I was having a discussion with a colleague a week or so ago. We were discussing fees, day rates, licensing issues... At some point during the conversation, I was asked what my basic production fee/day was. When I explained to her that it wasn't as easy as that, that many factors go into preparing an estimate to produce photography and went on to explain how I calculate such things, she responded "I wish I could get that. I'm tired of being broke. I think I deserve to be able to afford a new camera.. blah, blah, blah"
My next question to her was "Well, have you tried?"
She responded with a "No".
And there lies the crux of the biscuit, so to speak. if you're not getting what you think you need, deserve, or what the job is worth, it's no one's fault but yours. No one is going to hand you reasonable fee unless you learn to ask for it. Sure, times are tough at the moment all around. We're all taking a hit on the financial end of things. Does that mean we still work, produce our best efforts and then hand them over to a client for amounts that ensure that our mortgages & health care doesn't get paid next month? I admit that it's a problem I face & struggle with daily. We've got to eat, we've got to pay our expenses. To that end, we sometimes find ourselves forced to make deals with the devil to keep on keeping on.
I've said this before & I'll say it again... no one... repeat... no one is going to place a proper value on your work. That's your job. There are many factors that go into placing a proper value on any given assignment. Is the job editorial or is it advertising? How will it be used? Will it appear in print, e-publishing, both? How long does the client feel they need to use the work. Will it be distributed locally, regionally, nationally, internationally. What languages will it appear? What sort of circulation numbers will distribution of the work have? These are all points to consider when figuring out what an assignment is worth in fees & expenses.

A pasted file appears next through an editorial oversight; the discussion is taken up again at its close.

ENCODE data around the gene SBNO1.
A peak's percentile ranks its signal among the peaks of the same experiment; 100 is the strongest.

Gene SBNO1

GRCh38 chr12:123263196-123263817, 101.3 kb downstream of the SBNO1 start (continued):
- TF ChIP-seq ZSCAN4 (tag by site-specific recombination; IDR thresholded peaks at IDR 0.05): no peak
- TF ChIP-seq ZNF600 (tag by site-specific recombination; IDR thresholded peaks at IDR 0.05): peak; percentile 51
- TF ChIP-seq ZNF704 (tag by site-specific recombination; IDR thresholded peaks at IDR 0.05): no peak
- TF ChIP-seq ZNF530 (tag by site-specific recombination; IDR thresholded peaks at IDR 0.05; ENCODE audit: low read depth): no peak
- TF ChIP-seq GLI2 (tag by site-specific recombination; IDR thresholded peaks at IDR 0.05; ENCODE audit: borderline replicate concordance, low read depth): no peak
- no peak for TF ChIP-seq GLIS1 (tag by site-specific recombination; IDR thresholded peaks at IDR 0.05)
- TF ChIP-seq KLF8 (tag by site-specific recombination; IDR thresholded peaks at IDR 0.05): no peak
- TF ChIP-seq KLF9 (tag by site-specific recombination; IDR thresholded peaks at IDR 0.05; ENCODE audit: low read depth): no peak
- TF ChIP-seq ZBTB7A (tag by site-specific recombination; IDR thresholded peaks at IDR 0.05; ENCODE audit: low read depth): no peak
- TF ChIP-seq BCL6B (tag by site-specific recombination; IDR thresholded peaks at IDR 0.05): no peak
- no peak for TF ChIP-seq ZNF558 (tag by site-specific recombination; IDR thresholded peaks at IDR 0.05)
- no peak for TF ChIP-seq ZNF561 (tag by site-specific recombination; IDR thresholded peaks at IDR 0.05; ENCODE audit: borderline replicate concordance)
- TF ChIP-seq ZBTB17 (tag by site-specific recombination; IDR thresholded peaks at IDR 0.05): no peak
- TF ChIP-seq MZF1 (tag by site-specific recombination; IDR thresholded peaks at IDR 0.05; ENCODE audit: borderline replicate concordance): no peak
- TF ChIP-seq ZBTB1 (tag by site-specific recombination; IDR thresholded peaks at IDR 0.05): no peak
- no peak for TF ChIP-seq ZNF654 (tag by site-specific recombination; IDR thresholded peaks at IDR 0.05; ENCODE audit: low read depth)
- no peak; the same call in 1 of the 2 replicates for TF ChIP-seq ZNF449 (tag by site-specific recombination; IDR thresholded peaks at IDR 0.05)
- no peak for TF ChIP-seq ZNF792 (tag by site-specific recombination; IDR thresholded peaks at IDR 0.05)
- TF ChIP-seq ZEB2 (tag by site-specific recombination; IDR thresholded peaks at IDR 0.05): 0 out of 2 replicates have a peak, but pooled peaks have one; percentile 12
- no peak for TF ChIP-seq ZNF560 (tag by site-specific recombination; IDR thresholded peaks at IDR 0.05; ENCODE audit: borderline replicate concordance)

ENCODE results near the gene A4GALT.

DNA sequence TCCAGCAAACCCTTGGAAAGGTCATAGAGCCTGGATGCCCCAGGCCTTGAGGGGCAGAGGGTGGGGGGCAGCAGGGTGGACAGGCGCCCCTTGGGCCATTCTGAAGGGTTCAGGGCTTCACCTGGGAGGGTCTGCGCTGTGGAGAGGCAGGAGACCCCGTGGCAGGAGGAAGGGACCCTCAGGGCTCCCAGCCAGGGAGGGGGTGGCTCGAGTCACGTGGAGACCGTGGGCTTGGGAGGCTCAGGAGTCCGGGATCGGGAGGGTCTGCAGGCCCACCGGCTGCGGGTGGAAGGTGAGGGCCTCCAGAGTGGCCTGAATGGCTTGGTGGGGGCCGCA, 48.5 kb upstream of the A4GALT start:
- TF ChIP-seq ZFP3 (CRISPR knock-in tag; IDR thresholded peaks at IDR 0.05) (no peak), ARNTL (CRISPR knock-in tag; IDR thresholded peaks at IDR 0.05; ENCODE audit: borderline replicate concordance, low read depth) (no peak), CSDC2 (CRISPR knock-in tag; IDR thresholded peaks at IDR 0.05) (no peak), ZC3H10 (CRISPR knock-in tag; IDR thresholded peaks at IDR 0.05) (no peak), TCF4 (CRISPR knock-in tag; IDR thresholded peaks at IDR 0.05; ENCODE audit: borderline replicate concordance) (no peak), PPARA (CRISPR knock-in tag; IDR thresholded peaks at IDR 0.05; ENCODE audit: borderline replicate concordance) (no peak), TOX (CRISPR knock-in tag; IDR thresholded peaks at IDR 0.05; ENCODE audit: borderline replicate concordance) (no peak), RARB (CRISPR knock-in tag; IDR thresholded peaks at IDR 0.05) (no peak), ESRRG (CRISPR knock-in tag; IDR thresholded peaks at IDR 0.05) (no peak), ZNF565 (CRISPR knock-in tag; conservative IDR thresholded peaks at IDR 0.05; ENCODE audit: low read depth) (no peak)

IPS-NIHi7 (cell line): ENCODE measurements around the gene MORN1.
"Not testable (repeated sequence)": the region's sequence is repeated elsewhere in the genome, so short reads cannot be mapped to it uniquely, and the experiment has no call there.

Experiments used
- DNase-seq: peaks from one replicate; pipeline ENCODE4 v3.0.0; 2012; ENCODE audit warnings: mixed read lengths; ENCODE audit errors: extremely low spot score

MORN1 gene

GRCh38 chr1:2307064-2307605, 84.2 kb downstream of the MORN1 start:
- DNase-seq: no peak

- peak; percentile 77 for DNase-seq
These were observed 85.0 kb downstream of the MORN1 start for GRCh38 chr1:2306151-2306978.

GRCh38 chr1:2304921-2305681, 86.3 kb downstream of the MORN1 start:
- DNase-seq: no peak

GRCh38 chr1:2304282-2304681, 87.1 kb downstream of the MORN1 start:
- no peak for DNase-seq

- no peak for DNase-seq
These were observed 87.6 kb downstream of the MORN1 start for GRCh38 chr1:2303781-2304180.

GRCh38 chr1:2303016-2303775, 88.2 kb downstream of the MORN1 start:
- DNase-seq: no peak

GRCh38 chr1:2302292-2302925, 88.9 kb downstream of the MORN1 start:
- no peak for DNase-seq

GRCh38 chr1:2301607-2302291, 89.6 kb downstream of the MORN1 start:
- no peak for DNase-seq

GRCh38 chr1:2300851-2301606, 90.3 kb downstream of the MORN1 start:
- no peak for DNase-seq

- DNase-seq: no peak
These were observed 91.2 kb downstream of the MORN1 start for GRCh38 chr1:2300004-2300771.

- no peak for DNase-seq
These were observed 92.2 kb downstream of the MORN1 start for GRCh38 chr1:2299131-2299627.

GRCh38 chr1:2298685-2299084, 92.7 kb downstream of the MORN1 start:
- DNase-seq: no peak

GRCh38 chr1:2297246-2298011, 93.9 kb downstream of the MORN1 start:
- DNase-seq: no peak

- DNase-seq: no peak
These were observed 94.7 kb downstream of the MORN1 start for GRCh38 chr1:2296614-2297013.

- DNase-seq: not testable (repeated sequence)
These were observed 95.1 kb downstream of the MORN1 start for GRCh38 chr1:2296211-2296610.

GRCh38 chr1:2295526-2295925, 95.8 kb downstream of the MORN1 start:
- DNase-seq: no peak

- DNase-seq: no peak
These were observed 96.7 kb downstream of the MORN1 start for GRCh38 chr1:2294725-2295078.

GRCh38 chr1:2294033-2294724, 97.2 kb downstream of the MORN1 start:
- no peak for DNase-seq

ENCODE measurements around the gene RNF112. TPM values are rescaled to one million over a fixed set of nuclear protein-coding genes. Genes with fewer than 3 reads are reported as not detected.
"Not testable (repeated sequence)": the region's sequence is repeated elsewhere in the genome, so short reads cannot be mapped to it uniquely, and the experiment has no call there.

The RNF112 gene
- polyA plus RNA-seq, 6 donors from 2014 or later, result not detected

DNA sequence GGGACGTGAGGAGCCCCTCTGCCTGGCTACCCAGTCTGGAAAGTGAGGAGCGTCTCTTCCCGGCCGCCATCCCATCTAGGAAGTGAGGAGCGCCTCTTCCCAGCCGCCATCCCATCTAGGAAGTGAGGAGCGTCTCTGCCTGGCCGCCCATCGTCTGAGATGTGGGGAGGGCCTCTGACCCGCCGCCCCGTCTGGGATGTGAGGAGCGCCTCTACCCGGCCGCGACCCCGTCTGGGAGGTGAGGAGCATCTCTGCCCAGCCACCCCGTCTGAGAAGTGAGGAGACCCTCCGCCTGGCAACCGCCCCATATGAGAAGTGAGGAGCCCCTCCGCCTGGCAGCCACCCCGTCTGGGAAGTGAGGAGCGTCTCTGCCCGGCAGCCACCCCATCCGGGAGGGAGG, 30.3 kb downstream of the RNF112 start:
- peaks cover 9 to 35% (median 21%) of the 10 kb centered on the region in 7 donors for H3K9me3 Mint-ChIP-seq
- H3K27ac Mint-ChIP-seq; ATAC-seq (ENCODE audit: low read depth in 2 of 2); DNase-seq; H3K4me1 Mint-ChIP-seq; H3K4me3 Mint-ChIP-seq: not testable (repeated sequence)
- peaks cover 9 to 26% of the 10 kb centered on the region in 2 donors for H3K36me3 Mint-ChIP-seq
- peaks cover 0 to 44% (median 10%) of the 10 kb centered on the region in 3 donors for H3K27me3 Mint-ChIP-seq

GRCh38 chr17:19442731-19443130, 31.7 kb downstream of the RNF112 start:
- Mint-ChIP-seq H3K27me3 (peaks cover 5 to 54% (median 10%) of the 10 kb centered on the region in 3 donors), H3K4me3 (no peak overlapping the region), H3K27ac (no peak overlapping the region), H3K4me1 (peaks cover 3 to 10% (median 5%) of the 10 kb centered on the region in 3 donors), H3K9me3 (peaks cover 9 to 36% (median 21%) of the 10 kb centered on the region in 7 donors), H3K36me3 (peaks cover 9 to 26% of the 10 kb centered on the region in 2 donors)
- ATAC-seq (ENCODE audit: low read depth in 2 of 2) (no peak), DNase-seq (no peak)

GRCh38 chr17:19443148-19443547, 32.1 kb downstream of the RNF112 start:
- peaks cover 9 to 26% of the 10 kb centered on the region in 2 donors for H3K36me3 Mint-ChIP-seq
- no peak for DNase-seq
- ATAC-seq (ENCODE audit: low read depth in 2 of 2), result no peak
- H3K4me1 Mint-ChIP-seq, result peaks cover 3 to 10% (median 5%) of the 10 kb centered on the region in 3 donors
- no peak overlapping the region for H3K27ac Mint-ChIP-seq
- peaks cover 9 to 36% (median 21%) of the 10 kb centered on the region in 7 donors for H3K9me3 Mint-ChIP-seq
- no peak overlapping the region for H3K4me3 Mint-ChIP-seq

So many of the young, up and coming photographer that I meet these days seem to base their pricing on what they think their peers are charging... and then they price themselves slightly lower. That's Walmart pricing strategy... not a sustainable model for a career in photography (or any other creative business).
A case in point is a publication right here on the Valley Isle. I won't name any names here, but the magazine is slick, well-designed, decent editorial content.... yet their standard editorial rate for photography starts around $200/day including web publishing use in perpetuity. Many of the young bucks in our creative community will jump at that chance to get published for paltry fees citing the "exposure" of being published in the mag as payment enough. On one hand, I don't completely disagree with them. On the other, one has to ask oneself at what point does one begin suffering "economic frostbite" from such exposure. I won't work for the standard editorial rates that this publication offers, yet they still hand me assignments on a consistent basis. Have you asked for more? Word... they will pay if your work is something they want or need. Recently, this very publication wanted to run a feature on astro-photography from atop the volcanos. The photographer was paid handsomely for his stellar photographs. Why? because they wanted the story and because the photographer demanded reasonable use fees to allow them to publish his work.